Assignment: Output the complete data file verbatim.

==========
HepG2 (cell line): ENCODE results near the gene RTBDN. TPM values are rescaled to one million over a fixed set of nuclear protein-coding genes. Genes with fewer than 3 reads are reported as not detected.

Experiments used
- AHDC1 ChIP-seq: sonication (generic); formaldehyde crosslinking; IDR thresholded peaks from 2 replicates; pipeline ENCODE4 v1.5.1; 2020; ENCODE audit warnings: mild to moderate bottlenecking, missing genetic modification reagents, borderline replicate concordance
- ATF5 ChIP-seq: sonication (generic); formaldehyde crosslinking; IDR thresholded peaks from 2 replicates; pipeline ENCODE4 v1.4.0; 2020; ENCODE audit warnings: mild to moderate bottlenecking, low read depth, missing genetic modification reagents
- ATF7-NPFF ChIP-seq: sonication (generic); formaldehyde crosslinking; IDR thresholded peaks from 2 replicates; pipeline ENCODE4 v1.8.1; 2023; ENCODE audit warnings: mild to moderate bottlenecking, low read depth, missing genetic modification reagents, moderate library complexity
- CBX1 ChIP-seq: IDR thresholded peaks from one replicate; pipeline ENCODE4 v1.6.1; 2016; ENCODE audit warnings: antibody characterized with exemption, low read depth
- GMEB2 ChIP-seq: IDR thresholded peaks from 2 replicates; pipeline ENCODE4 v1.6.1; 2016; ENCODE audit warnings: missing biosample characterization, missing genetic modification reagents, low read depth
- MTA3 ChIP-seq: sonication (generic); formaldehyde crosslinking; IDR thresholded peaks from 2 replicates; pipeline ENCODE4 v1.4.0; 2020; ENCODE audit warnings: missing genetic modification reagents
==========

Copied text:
HepG2 (cell line): ENCODE results near the gene RTBDN. TPM values are rescaled to one million over a fixed set of nuclear protein-coding genes. Genes with fewer than 3 reads are reported as not detected.

Experiments used
- AHDC1 ChIP-seq: sonication (generic); formaldehyde crosslinking; IDR thresholded peaks from 2 replicates; pipeline ENCODE4 v1.5.1; 2020; ENCODE audit warnings: mild to moderate bottlenecking, missing genetic modification reagents, borderline replicate concordance
- ATF5 ChIP-seq: sonication (generic); formaldehyde crosslinking; IDR thresholded peaks from 2 replicates; pipeline ENCODE4 v1.4.0; 2020; ENCODE audit warnings: mild to moderate bottlenecking, low read depth, missing genetic modification reagents
- ATF7-NPFF ChIP-seq: sonication (generic); formaldehyde crosslinking; IDR thresholded peaks from 2 replicates; pipeline ENCODE4 v1.8.1; 2023; ENCODE audit warnings: mild to moderate bottlenecking, low read depth, missing genetic modification reagents, moderate library complexity
- CBX1 ChIP-seq: IDR thresholded peaks from one replicate; pipeline ENCODE4 v1.6.1; 2016; ENCODE audit warnings: antibody characterized with exemption, low read depth
- GMEB2 ChIP-seq: IDR thresholded peaks from 2 replicates; pipeline ENCODE4 v1.6.1; 2016; ENCODE audit warnings: missing biosample characterization, missing genetic modification reagents, low read depth
- MTA3 ChIP-seq: sonication (generic); formaldehyde crosslinking; IDR thresholded peaks from 2 replicates; pipeline ENCODE4 v1.4.0; 2020; ENCODE audit warnings: missing genetic modification reagents